Movie Review
The Grand Budapest Hotel
Budapest Hotel poster
By Lee Tistaert     Published March 8, 2014
US Release: March 7, 2014

Directed by: Wes Anderson
Starring: Ralph Fiennes , Jude Law , Edward Norton , Owen Wilson

R for language, some sexual content and violence
Running Time: 99 minutes
Domestic Box Office: $58,943,000
C
36 of 111
Fantastic set design and clever camera work canít compensate for a boring story and thatís what this is.
I think I can safely say at this point that Wes Anderson pretty much makes the same film every outing. I liked his first three features: Bottle Rocket (B-), Rushmore (B) and The Royal Tenenbaums (B-/B), but he lost me after The Life Aquatic (C/C+) bored me to death. His pictures arenít your typical mainstream fare which is why his films always debut in the top theater markets first and he has a very loyal following with artistic sensibilities who donít often see films because of their brainless made-by-committee nature. One of the reasons I think his first three films worked on me and continue to still be extremely watchable is the working hand of Owen Wilson in the writing, who stopped writing after Tenenbaums. Wilson had a unique screwball comic sensibility that worked for me and once he stopped collaborating with Anderson in the writing, I felt that Andersonís craft dropped considerably. I admire Andersonís visions after Tenenbaums far more than the films itself and I found myself in that position with The Grand Budapest Hotel, which starts off very impressively and then loses steam fast. In the opening passages of Budapest, I thought I was going to like this film more than several of his past films, but then he sunk right into what I hate about his recent offerings and stuck with that approach. Andersonís strength is his gift with cinematography and tones but his big weakness is in the storytelling. Budapest Hotel starts out with a great tone and fantastic production value and I was getting prepared to be engrossed by what transpired, but then the story had to kick into gear and thatís what lost me here. Fantastic set design and clever camera work canít compensate for a boring story and thatís what this is.

The entire story is about a legendary hotel concierge who gets wrongfully accused of murder, gets sentenced to prison, and then spends the rest of the running time trying to escape from his prison. Every intelligent actor wants to work with Wes Anderson because of how artistic he is with the camera and how the sets look and he clearly has a great reputation with actors because this has an ensemble cast of noble players, but the problem is, theyíre not given much to work with and a lot of it here feels like desperation to be seen in classy fashion regardless of how paper-thin the script happens to be. I wouldnít be surprised if many of these actors agreed to be in the picture without even reading it. Anderson is said to be one of the nicest filmmakers in the business and so turning him down would probably be mean, and these kinds of actors want to work for talented filmmakers who are as kind and laid-back as Anderson is, which is why they jump to do even bit-parts in offbeat anti-studio projects.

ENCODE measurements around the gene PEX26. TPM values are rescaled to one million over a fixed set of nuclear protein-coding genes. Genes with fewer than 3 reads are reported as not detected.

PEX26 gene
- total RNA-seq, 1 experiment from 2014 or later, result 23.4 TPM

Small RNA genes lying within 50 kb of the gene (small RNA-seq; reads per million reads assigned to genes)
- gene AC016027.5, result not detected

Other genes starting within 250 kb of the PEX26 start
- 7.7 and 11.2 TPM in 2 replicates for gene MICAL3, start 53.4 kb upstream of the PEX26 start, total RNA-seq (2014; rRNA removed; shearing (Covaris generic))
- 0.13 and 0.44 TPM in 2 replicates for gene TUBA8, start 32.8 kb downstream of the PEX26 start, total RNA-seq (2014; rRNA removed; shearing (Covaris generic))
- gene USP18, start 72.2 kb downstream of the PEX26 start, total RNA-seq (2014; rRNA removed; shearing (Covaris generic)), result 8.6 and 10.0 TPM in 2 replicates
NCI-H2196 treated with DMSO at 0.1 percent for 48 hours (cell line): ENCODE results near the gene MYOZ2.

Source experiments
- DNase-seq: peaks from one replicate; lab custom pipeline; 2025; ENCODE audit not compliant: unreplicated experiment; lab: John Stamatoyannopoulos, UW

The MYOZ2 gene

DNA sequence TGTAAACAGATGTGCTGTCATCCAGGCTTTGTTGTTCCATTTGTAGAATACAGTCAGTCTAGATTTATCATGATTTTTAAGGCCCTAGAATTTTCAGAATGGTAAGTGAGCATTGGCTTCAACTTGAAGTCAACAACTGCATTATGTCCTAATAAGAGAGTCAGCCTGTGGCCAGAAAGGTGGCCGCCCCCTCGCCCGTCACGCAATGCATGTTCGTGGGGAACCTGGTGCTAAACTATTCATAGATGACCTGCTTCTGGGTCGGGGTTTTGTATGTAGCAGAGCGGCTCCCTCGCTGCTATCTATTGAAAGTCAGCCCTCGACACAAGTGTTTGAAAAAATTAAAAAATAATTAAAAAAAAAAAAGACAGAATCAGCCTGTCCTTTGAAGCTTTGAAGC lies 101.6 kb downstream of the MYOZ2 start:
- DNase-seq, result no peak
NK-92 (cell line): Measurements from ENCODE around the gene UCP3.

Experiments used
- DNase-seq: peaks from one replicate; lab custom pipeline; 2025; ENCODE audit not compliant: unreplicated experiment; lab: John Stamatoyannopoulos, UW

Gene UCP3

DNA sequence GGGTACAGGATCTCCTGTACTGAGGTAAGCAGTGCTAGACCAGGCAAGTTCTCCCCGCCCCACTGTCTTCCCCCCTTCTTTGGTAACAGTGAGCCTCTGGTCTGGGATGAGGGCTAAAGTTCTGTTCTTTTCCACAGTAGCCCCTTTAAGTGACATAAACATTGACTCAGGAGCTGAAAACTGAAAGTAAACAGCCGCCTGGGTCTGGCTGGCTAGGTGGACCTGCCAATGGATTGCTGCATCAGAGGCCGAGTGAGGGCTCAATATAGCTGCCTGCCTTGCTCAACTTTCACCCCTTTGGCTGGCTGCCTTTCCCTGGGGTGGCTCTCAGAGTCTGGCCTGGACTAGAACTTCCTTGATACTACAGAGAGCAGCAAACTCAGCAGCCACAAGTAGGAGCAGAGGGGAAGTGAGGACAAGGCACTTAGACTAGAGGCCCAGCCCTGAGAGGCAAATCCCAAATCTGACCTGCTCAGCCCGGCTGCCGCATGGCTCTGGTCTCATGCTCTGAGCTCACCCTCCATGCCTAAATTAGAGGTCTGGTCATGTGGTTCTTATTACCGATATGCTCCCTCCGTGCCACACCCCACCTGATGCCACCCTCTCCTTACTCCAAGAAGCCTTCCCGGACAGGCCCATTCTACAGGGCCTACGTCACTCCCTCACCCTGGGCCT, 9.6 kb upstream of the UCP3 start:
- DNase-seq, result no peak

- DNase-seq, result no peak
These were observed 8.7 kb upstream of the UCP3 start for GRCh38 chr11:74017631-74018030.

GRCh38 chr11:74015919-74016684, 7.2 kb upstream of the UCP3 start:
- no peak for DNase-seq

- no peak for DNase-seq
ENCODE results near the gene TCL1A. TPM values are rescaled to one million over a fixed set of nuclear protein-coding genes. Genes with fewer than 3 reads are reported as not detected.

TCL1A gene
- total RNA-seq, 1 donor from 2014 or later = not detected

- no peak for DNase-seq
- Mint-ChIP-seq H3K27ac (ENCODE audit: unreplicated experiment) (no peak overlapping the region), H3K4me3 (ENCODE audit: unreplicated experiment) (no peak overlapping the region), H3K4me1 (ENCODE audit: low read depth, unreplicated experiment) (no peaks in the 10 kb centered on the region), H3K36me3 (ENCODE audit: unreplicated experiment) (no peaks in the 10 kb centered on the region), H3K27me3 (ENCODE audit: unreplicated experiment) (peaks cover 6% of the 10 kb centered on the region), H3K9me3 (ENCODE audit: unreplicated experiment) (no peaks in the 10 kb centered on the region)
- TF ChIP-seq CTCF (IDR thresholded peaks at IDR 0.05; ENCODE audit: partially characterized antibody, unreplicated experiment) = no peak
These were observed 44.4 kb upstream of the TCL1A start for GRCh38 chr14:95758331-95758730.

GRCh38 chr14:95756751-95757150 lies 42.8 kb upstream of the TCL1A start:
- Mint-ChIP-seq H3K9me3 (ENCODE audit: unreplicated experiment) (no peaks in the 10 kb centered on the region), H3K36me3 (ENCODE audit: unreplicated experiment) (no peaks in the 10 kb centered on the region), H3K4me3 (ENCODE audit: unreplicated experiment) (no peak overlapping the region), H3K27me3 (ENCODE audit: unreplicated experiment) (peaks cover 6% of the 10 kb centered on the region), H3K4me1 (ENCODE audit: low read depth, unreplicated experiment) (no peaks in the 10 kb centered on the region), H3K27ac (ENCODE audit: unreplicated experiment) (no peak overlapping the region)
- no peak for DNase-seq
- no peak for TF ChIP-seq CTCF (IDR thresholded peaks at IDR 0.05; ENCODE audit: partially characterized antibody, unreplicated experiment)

I thought Budapest Hotel was off to a very good start that could potentially reach a B rated film and leave me becoming a fan of Anderson once again, but in typical Anderson fashion (at least in more recent years) I didnít care about the characters once the story set in. The murder mishap happens very quickly before any character development (and thereís practically none throughout this story) and weíre expected to go along with it because the suspect is played by the highly respected Ralph Fiennes. Thereís no reason to care about the old lady who is suddenly found murdered in the hotel, and the entire rest of the feature rests on Fiennesí star-power level amongst the art-house crowd. Youíd think that Fiennes being in an Anderson picture would make this a big deal but his role isnít very interesting. Various name-actors make little appearances in the beginning and throughout, playing insignificantly-written parts and all I saw with all the various appearances were good actors just reading dialogue. Instead of seeing good actors playing good parts and being believable as unique personalities, all I could see was actors reading lines without transforming into someone and being honored to just be in it. One of the problems is Anderson is so beloved at this point that nobody he approaches is going to complain.